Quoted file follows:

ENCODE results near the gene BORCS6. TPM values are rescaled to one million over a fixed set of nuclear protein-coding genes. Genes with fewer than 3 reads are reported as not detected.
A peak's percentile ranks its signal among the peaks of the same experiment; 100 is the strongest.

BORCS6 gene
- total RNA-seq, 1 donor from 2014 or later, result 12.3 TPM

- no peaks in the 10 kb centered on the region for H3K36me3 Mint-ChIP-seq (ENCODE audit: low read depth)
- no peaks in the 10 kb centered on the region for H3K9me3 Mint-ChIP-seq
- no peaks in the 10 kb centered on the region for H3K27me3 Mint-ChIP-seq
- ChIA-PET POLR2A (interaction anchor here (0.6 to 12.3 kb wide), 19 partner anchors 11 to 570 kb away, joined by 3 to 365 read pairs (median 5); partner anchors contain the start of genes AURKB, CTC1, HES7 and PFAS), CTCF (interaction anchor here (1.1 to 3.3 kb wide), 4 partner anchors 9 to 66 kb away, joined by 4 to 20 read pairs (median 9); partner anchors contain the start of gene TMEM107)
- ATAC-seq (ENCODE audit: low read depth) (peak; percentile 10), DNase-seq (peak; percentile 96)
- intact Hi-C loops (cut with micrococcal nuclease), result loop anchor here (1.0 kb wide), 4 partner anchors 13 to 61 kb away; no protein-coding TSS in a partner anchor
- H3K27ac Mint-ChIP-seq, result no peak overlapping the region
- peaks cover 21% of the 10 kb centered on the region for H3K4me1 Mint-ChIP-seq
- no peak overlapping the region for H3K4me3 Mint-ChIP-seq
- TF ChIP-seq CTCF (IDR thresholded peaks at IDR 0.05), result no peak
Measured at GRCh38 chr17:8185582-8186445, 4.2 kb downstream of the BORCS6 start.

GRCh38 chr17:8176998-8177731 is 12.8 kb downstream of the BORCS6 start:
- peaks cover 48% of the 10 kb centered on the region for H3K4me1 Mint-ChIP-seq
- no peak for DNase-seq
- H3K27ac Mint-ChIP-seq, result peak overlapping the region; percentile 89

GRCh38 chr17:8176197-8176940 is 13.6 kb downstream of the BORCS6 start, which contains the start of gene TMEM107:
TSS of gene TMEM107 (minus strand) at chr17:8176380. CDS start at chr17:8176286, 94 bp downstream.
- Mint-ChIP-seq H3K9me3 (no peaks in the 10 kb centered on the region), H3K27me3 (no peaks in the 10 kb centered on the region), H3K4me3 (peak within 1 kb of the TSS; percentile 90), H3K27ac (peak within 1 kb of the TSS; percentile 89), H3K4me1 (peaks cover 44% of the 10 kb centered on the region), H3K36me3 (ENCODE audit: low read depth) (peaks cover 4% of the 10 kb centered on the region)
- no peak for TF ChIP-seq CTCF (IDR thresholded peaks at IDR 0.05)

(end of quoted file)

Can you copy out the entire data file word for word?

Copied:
ENCODE results near the gene BORCS6. TPM values are rescaled to one million over a fixed set of nuclear protein-coding genes. Genes with fewer than 3 reads are reported as not detected.
A peak's percentile ranks its signal among the peaks of the same experiment; 100 is the strongest.

BORCS6 gene
- total RNA-seq, 1 donor from 2014 or later, result 12.3 TPM

- no peaks in the 10 kb centered on the region for H3K36me3 Mint-ChIP-seq (ENCODE audit: low read depth)
- no peaks in the 10 kb centered on the region for H3K9me3 Mint-ChIP-seq
- no peaks in the 10 kb centered on the region for H3K27me3 Mint-ChIP-seq
- ChIA-PET POLR2A (interaction anchor here (0.6 to 12.3 kb wide), 19 partner anchors 11 to 570 kb away, joined by 3 to 365 read pairs (median 5); partner anchors contain the start of genes AURKB, CTC1, HES7 and PFAS), CTCF (interaction anchor here (1.1 to 3.3 kb wide), 4 partner anchors 9 to 66 kb away, joined by 4 to 20 read pairs (median 9); partner anchors contain the start of gene TMEM107)
- ATAC-seq (ENCODE audit: low read depth) (peak; percentile 10), DNase-seq (peak; percentile 96)
- intact Hi-C loops (cut with micrococcal nuclease), result loop anchor here (1.0 kb wide), 4 partner anchors 13 to 61 kb away; no protein-coding TSS in a partner anchor
- H3K27ac Mint-ChIP-seq, result no peak overlapping the region
- peaks cover 21% of the 10 kb centered on the region for H3K4me1 Mint-ChIP-seq
- no peak overlapping the region for H3K4me3 Mint-ChIP-seq
- TF ChIP-seq CTCF (IDR thresholded peaks at IDR 0.05), result no peak
Measured at GRCh38 chr17:8185582-8186445, 4.2 kb downstream of the BORCS6 start.

GRCh38 chr17:8176998-8177731 is 12.8 kb downstream of the BORCS6 start:
- peaks cover 48% of the 10 kb centered on the region for H3K4me1 Mint-ChIP-seq
- no peak for DNase-seq
- H3K27ac Mint-ChIP-seq, result peak overlapping the region; percentile 89

GRCh38 chr17:8176197-8176940 is 13.6 kb downstream of the BORCS6 start, which contains the start of gene TMEM107:
TSS of gene TMEM107 (minus strand) at chr17:8176380. CDS start at chr17:8176286, 94 bp downstream.
- Mint-ChIP-seq H3K9me3 (no peaks in the 10 kb centered on the region), H3K27me3 (no peaks in the 10 kb centered on the region), H3K4me3 (peak within 1 kb of the TSS; percentile 90), H3K27ac (peak within 1 kb of the TSS; percentile 89), H3K4me1 (peaks cover 44% of the 10 kb centered on the region), H3K36me3 (ENCODE audit: low read depth) (peaks cover 4% of the 10 kb centered on the region)
- no peak for TF ChIP-seq CTCF (IDR thresholded peaks at IDR 0.05)